Women like Kim Kardashian and Beyonce have changed their ideal body shape.
While many consider this a good thing – media adopts curved frames rather than just thin ones – research shows that is not the case.
Kylie Jenner is one of the famous stars thanks to her slim body[/caption]
Toned body with small waist and big bust like Kim Kardashian is the envy of many women today[/caption]
By the ’90s, the “methyst of cocaine” body type — made famous by women like Kate Moss and Gia Carangi — had permeated the culture.
And we’ve all known about or experienced the damage this does to women’s self-esteem, mental health and body image.
So when a new body type hits the media (one that celebrates curves and thicker frames), many people think it will help women accept their changing size. surname.
But a recent study conducted by researchers at York University in Toronto shows that this thin-thick ideal is actually more harmful than ultra-thin.
Researchers Sarah McComb and Jennifer Mills surveyed 402 women between the ages of 18-25, as those are the women who spend the most time on Instagram.
Participants were shown 13 images of different influencers: some thin-thick, some thin, and some fit.
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According to Yahoo NewsMcComb and Mills found that people who compared themselves to skinny models were “significantly more dissatisfied with their weight and appearance, and less satisfied with their bodies” than those who compared themselves to skinny models. skinny models.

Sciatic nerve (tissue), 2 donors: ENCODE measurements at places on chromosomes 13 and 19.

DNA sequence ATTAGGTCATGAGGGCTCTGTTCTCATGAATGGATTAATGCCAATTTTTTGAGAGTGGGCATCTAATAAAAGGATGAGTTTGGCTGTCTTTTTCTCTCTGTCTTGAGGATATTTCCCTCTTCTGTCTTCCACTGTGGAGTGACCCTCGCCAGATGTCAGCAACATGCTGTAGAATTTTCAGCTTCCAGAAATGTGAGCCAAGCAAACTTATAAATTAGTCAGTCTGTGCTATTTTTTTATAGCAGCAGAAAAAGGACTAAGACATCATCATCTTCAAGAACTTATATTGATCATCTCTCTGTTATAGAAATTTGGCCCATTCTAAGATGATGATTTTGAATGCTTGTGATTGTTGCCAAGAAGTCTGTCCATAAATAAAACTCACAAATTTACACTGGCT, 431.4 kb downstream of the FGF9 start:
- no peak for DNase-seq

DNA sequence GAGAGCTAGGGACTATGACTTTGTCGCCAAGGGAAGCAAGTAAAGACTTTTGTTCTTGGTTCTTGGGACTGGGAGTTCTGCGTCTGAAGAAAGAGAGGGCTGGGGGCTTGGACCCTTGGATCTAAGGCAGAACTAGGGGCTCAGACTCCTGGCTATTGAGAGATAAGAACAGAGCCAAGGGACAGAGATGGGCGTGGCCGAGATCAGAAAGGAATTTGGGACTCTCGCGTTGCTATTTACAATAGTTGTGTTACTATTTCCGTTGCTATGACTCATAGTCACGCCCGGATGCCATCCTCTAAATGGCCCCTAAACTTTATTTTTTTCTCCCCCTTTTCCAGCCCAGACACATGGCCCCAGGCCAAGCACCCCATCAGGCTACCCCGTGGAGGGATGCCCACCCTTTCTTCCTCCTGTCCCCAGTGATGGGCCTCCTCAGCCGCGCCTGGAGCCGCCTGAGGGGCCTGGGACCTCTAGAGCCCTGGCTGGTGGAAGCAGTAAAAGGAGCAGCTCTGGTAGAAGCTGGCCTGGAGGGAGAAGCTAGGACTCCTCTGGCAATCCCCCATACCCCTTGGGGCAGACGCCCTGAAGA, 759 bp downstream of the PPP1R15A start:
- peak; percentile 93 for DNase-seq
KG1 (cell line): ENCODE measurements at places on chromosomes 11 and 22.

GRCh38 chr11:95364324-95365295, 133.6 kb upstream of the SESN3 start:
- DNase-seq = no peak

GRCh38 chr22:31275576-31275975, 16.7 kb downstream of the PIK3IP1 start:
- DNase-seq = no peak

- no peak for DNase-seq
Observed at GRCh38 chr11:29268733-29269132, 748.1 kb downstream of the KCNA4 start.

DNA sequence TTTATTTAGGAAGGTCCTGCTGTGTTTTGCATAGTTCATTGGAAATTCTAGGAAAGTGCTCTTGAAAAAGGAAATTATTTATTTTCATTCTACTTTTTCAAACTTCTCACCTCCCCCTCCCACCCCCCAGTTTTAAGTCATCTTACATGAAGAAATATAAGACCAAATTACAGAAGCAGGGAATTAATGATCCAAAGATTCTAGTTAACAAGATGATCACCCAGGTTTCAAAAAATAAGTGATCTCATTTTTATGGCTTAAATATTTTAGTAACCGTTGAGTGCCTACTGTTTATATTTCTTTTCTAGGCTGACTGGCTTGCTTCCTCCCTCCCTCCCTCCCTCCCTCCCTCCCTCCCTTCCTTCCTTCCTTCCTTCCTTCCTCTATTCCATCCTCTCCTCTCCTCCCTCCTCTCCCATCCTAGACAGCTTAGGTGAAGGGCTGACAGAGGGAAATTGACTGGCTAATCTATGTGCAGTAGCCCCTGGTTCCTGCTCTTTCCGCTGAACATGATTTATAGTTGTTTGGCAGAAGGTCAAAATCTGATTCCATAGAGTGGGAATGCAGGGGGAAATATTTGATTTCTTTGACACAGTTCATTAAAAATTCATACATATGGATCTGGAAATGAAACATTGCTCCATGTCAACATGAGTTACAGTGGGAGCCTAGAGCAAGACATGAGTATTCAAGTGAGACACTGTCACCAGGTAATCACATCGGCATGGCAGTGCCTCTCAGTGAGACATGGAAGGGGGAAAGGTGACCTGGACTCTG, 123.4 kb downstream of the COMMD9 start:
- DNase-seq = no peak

The study notes that the desire to have a body like a small waist, flat stomach, big butt and big bust is extremely difficult to achieve without plastic surgery.
However, this body type has become widespread, with the hashtag #slimthicc receiving more than 134 million social media tags.
Unlike the thin-centered white ideal, the thin-thick style appeals to women of all different cultures and ethnicities.
McComb told Yahoo Canada: “The media is the most powerful and impactful sociocultural transmission of beauty ideals in our society.
“The body types and body types advertised in the media tell young women what body types are considered attractive and celebrated, and give them the impression of what they should aspire to.” .
But what we see in the media, and especially on Instagram, has been Face-Tuned, airbrushed and photoshopped, meaning it’s nearly impossible to achieve the look we see online.
York University research reveals that unrealistic striving for perfection is linked to eating disorders, social anxiety, low self-esteem, as well as high appearance and impression management.
“Internal pressure must have [a] Mills told Yahoo Canada.
To address this, the researcher calls for regulations on how social media platforms collect data and present information.
For now, however, they say it’s important to us that individuals monitor our social media use more carefully.
While the heroin luxury ideal popularized by women like Kate Moss is harmful, the slim-fit style is even more harmful.[/caption]
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https://www.thesun.ie/uncategorized/8311741/kardashian-jenner-slim-thick-body-more-harmful-than-thin/ Kylie Jenner’s ‘thin-thick’ body type is more harmful to women, researchers claim